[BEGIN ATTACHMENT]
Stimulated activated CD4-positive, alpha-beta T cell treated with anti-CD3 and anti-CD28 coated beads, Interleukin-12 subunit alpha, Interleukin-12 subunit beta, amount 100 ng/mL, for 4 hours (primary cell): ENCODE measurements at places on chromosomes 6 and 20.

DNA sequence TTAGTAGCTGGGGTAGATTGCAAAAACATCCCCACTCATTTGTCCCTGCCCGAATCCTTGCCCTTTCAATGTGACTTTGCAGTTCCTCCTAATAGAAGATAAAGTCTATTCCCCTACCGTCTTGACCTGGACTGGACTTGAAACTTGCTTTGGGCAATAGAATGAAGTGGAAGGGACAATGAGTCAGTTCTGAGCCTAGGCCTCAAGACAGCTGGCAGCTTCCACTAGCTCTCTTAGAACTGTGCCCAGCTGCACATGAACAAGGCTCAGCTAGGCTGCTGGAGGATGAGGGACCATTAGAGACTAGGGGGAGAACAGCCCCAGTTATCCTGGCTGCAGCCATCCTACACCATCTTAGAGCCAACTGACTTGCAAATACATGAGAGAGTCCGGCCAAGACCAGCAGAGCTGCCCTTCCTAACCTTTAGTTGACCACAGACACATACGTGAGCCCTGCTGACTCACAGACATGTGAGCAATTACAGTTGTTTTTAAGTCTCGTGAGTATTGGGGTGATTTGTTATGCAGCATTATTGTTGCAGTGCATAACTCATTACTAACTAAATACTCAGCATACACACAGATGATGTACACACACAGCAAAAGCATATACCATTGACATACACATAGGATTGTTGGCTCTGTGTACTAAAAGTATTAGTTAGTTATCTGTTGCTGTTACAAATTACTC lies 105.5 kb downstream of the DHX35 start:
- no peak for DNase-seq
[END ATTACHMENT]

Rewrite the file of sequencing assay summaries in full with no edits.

Stimulated activated CD4-positive, alpha-beta T cell treated with anti-CD3 and anti-CD28 coated beads, Interleukin-12 subunit alpha, Interleukin-12 subunit beta, amount 100 ng/mL, for 4 hours (primary cell): ENCODE measurements at places on chromosomes 6 and 20.

DNA sequence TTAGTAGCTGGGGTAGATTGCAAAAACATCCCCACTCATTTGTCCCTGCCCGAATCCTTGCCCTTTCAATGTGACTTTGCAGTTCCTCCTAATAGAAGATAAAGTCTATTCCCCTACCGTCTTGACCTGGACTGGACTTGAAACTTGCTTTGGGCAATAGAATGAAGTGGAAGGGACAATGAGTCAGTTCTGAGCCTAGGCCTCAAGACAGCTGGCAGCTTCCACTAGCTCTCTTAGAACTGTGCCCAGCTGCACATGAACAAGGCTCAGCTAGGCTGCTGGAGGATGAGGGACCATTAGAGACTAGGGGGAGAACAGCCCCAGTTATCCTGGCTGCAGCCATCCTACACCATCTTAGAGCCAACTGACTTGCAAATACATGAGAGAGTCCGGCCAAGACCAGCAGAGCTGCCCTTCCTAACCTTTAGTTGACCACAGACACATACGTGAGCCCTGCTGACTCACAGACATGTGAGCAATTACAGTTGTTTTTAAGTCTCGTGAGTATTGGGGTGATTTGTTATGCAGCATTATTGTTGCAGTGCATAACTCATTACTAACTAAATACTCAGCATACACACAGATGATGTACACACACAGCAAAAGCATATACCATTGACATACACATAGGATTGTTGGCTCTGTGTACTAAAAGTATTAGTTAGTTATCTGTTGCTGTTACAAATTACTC lies 105.5 kb downstream of the DHX35 start:
- no peak for DNase-seq